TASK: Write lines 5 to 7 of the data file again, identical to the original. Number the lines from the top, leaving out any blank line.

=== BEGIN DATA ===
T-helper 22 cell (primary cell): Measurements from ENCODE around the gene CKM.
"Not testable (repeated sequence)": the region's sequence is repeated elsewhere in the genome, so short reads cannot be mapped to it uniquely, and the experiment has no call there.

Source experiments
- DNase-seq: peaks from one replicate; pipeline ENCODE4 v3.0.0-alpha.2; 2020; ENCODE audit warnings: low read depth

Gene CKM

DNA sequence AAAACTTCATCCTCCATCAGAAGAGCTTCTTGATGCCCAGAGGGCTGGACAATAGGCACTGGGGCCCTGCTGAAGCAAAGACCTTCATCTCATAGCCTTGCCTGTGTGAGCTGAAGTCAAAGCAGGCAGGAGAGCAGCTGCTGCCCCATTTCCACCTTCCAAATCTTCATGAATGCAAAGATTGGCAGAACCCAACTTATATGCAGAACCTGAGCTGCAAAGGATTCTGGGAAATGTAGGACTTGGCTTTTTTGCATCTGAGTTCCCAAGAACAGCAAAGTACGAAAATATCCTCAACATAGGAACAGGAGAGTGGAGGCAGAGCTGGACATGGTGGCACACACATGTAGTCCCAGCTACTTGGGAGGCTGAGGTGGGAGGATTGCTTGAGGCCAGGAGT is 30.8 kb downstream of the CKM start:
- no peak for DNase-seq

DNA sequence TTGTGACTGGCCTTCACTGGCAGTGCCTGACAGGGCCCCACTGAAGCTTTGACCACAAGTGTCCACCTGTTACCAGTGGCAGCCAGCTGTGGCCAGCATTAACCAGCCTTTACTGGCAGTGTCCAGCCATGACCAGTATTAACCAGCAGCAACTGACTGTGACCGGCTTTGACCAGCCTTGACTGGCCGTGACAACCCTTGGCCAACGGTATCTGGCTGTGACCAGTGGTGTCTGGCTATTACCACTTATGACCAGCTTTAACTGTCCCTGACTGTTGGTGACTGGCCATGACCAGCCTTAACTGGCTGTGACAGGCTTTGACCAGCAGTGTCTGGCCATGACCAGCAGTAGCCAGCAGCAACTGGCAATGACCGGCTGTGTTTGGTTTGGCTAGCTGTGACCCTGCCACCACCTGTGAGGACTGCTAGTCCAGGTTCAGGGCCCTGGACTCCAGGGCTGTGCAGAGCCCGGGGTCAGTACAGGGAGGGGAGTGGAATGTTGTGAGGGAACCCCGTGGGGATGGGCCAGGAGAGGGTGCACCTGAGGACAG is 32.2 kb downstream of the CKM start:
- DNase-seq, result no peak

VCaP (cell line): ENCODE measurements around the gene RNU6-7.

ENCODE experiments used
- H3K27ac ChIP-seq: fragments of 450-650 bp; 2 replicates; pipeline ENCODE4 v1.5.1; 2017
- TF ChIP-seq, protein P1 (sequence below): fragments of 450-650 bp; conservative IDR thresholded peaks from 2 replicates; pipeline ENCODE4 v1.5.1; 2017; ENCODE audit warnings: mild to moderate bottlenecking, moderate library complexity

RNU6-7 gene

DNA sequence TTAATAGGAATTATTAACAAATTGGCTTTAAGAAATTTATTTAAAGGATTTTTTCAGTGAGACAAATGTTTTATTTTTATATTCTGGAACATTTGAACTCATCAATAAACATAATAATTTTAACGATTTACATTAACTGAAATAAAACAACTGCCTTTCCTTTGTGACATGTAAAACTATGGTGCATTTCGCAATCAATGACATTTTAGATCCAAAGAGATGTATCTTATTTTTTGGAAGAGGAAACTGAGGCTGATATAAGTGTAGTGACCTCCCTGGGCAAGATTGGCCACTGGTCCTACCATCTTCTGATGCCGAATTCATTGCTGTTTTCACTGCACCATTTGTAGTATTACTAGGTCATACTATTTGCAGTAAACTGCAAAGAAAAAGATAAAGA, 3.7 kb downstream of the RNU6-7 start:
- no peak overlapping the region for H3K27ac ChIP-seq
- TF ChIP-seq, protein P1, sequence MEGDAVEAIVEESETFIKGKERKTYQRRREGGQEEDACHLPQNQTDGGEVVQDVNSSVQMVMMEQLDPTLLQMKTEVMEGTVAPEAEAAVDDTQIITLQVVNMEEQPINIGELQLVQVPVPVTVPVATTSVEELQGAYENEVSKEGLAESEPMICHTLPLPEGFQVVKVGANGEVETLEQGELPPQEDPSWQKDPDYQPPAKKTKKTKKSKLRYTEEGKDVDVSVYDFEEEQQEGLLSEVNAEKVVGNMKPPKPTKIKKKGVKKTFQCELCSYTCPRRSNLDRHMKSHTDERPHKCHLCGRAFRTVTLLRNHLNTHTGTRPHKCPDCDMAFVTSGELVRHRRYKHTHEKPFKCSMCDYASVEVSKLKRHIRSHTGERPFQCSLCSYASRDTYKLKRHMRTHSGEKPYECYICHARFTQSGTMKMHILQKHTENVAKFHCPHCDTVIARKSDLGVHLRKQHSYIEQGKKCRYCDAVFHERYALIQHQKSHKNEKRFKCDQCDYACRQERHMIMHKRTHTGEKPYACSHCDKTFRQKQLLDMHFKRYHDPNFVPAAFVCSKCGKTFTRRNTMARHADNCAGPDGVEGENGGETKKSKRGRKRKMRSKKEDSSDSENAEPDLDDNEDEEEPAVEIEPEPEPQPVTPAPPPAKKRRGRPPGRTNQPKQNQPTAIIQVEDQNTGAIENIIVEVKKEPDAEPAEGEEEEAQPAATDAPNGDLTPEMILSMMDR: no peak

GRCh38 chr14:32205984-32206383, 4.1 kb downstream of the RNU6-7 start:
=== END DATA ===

Gene CKM

DNA sequence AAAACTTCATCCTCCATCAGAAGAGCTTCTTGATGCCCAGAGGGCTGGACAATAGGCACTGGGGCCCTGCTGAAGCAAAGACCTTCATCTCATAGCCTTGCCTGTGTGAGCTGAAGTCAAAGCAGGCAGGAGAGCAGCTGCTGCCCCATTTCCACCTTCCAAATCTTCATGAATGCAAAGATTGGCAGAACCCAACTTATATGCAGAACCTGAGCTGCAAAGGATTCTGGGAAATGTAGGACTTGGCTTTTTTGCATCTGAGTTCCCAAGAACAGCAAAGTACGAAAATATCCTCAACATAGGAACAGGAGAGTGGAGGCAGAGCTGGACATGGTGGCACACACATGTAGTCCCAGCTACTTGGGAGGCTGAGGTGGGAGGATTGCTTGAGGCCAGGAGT is 30.8 kb downstream of the CKM start:
- no peak for DNase-seq